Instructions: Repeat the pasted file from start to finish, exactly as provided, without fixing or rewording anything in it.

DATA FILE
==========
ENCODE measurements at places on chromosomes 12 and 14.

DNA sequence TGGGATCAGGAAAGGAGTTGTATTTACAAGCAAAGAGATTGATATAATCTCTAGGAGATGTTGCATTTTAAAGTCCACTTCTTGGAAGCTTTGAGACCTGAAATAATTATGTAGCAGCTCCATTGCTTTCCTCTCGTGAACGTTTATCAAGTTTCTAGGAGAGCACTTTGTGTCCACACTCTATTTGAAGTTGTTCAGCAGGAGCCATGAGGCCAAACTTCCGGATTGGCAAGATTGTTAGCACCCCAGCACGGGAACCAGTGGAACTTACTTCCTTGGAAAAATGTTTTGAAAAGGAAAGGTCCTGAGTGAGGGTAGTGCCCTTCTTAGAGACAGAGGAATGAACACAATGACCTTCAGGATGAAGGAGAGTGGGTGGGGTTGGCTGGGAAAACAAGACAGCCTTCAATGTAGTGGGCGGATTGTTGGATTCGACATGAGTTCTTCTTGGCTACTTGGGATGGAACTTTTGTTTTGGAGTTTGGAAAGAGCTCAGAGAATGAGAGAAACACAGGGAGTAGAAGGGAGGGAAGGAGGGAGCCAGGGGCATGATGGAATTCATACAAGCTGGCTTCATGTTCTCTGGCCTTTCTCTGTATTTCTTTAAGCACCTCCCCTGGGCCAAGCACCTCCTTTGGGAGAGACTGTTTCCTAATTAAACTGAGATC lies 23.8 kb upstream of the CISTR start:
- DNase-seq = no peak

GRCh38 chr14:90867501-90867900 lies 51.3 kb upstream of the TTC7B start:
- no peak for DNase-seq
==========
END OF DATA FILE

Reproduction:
ENCODE measurements at places on chromosomes 12 and 14.

DNA sequence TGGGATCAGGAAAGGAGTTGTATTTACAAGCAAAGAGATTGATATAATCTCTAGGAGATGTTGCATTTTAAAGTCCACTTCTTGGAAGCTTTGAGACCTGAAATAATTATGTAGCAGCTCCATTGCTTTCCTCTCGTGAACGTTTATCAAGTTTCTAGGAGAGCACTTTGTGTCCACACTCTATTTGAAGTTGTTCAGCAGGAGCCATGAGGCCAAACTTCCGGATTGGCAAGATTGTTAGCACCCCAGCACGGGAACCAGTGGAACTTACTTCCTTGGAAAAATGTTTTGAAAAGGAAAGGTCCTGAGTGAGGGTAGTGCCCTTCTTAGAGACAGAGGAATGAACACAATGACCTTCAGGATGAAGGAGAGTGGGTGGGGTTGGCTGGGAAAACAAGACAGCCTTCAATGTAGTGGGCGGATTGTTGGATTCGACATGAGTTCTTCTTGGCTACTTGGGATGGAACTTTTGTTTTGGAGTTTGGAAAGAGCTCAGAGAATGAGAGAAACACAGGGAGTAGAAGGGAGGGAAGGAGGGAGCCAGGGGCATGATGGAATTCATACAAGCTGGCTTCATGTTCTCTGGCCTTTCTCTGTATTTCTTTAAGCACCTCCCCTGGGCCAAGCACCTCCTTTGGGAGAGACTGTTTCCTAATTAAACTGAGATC lies 23.8 kb upstream of the CISTR start:
- DNase-seq = no peak

GRCh38 chr14:90867501-90867900 lies 51.3 kb upstream of the TTC7B start:
- no peak for DNase-seq